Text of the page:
Gordon Ramsay is a name in the culinary industry that most people are aware of, with his passionate outbursts perhaps being his most iconic trait. However, one can hardly deny Ramsay’s talent and experience as a chef. Furthermore, one of his career highlights involves checking out failing restaurants and figuring out what is going wrong for them.
Of course, this also means that Gordon Ramsay has encountered almost every kind of dish that exists. The variety includes bouillabaisse, blancmange, quiche, and quinoa. At times, he has also been quite critical of the appearance of dishes cooked by amateurs. Now, Ramsay has accumulated all of these experiences into warning his viewers about one trait that they will show them to be extra wary. Bear in mind that it is not an extraordinary or exotic trait at all. At the same time, it is also not something too usual, like a rat-infested kitchen or a mold-infested pantry.
In an interview with the Daily Mail, Gordon Ramsay mentioned the three golden rules that let him know if a restaurant is decent. Of them, Ramsay told readers to be extra cautious of going to restaurants that throw around inflated “boasts” regarding their food. These include boasts like “best in the world” or “famous.”
Unproven Boasts Are Not The Only Thing Gordon Ramsay Is Worried About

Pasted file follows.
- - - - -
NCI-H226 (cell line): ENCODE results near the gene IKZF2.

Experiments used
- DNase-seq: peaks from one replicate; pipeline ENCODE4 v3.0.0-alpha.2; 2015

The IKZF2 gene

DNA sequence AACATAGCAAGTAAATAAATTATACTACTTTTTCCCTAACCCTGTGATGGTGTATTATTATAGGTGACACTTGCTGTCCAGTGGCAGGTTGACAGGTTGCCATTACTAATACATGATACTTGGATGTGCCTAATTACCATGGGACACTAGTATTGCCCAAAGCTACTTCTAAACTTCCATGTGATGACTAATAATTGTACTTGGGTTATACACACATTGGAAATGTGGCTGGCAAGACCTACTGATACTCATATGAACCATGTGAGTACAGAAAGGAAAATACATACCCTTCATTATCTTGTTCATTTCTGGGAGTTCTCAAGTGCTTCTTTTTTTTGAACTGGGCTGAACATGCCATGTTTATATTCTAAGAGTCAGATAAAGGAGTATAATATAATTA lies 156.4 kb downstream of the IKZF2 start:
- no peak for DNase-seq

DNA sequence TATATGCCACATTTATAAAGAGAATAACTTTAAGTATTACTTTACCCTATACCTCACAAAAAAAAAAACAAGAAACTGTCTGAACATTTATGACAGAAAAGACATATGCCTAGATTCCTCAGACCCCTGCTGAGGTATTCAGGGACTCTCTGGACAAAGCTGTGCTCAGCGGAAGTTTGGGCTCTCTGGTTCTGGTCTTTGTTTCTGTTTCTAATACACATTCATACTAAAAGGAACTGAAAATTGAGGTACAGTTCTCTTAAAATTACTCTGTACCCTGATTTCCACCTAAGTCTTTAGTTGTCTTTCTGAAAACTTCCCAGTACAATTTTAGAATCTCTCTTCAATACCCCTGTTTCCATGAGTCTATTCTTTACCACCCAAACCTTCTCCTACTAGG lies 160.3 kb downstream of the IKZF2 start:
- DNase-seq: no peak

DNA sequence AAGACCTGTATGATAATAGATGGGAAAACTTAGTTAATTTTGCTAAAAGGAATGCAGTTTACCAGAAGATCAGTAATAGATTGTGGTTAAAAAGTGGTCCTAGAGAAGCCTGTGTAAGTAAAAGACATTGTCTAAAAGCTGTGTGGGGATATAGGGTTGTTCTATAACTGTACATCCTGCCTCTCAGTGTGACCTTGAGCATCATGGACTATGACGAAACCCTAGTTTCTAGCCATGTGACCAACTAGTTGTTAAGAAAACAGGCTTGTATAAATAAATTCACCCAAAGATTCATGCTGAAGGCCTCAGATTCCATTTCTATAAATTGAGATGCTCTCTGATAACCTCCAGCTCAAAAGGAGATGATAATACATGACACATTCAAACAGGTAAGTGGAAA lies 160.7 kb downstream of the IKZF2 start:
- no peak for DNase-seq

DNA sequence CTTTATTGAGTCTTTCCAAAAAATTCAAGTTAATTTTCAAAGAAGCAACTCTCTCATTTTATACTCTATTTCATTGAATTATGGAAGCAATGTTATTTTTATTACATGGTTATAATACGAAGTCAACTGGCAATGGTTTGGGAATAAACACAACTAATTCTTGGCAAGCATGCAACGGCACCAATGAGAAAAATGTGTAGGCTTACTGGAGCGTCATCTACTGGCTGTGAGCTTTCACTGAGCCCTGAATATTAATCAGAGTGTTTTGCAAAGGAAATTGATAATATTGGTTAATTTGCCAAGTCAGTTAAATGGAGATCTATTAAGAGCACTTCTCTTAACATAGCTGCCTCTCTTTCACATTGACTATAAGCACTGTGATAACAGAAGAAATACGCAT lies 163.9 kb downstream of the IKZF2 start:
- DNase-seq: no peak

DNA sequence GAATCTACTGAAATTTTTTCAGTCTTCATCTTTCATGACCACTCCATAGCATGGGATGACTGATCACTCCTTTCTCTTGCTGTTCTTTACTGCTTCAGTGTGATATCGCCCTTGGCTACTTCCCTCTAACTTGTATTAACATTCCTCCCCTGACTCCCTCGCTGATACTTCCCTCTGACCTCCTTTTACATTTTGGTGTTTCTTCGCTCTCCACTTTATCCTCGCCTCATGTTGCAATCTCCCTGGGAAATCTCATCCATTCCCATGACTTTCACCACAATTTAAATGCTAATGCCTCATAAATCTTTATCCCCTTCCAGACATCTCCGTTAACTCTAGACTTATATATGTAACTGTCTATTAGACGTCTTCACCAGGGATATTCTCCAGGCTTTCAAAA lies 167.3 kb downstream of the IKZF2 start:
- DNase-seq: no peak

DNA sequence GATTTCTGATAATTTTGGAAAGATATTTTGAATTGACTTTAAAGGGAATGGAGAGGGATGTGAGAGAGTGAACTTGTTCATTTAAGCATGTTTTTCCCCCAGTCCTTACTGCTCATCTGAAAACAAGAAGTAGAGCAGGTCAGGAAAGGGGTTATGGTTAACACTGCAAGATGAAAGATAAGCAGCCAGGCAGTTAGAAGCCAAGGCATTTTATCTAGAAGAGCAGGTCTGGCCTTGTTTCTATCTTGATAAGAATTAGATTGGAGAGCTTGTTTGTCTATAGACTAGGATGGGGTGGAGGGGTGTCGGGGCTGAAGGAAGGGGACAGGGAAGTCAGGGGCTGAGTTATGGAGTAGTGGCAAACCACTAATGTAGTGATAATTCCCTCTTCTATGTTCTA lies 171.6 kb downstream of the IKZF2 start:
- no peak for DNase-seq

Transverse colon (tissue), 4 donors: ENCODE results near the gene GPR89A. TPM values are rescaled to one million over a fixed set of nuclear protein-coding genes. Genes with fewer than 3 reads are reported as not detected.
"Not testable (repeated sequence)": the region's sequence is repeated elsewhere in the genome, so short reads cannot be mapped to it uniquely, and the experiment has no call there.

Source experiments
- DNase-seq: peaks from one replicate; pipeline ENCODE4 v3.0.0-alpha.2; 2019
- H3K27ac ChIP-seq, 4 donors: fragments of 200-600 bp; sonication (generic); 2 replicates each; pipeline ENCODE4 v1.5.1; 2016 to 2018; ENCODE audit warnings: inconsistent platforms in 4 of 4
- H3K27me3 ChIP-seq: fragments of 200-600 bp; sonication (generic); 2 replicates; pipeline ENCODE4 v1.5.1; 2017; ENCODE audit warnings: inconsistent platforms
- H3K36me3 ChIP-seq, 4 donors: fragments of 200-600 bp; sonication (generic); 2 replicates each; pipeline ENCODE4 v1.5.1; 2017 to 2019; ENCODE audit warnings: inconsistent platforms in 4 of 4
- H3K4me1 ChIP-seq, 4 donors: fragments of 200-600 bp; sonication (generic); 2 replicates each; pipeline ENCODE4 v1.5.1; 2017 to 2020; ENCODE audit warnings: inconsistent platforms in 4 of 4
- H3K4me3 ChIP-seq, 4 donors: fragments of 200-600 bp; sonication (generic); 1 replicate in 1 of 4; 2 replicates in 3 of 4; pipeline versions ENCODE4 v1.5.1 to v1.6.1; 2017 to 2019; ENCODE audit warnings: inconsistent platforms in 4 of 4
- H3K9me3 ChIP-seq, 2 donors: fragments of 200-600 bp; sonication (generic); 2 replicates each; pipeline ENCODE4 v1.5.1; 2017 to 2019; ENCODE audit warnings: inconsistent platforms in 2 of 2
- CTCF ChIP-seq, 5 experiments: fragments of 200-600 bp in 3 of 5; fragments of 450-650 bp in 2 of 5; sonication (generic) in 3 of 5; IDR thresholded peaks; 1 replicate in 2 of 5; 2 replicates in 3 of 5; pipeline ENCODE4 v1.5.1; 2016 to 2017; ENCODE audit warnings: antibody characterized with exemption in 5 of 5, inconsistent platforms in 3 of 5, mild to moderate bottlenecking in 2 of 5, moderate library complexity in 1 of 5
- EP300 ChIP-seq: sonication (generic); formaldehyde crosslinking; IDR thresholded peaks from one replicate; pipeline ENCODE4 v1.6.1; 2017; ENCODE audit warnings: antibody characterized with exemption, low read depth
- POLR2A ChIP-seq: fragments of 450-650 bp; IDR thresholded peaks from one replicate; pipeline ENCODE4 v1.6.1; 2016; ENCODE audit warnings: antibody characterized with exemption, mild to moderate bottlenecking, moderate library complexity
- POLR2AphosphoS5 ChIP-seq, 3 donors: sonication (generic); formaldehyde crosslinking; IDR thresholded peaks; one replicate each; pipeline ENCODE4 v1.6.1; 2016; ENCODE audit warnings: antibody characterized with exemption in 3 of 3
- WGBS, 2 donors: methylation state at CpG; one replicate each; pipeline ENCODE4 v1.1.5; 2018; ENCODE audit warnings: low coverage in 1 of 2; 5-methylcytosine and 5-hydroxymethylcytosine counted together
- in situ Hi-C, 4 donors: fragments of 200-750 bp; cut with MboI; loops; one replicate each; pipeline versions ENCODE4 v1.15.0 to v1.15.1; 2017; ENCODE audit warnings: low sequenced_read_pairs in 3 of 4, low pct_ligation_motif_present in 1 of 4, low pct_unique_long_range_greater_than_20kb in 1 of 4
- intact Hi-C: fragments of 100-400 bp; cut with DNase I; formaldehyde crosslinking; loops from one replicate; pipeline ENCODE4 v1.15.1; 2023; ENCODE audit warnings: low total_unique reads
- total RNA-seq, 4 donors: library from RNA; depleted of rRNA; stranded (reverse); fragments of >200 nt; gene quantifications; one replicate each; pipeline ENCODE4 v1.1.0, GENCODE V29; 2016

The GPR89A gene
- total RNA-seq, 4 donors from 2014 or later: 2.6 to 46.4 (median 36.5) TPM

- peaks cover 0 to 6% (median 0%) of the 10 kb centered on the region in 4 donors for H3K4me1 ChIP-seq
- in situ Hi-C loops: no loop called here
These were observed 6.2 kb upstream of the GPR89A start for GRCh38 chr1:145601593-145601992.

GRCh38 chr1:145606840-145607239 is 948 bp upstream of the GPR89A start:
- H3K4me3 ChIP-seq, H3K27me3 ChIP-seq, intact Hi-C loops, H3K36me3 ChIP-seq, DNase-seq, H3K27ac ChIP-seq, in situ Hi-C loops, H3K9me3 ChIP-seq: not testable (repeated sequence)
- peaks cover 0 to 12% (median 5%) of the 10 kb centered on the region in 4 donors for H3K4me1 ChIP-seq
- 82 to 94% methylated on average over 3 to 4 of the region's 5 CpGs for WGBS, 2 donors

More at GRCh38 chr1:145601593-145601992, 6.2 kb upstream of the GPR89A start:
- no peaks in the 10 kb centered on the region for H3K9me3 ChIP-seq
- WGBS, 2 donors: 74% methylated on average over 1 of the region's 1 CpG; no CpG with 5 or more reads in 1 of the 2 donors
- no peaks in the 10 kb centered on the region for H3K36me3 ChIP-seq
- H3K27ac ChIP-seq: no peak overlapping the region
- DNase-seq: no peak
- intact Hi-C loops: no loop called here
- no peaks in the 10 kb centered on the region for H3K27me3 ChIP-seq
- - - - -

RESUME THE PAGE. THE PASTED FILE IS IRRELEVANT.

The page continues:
To Ramsay, such buzzwords always ring alarm bells since they usually do not have any proof backing them. It makes him think about where the restaurant got the claim from. Ramsay also shared a top regarding getting the best wine bottle for the lowest price. He said customers should inquire about the “bin end” list. This list includes vintage wines with poor sales or scratched label bottles. He also advised customers to ask for the best-recommended bottle that is at most $30. He says this can get the person an underrated drink without a hefty price tag.
However, all of that pales with the best tip from Gordon Ramsay in the interview. He explicitly warns his readers not to order anything from the board of specials. He says that specials are meant to disappear as the evening goes on. Moreover, when the board has ten dishes listed as specials, they do not really remain “special.” In other words, most of the time, the specials are a trick to charge a higher price for normal dishes.
Earlier on, Gordon Ramsay had taken offense at some restaurants that made “soup of the day.” Ramsay had advised customers to first ask the server about yesterday’s soup before ordering that day. If it turns out to be the same, then the restaurant has probably been serving that “soup of the day” for a week, or even a month, every day. His final advice was for those who are planning a romantic dinner. According to Ramsay, reserving a table for three people can get you a table much faster than if it were for three.
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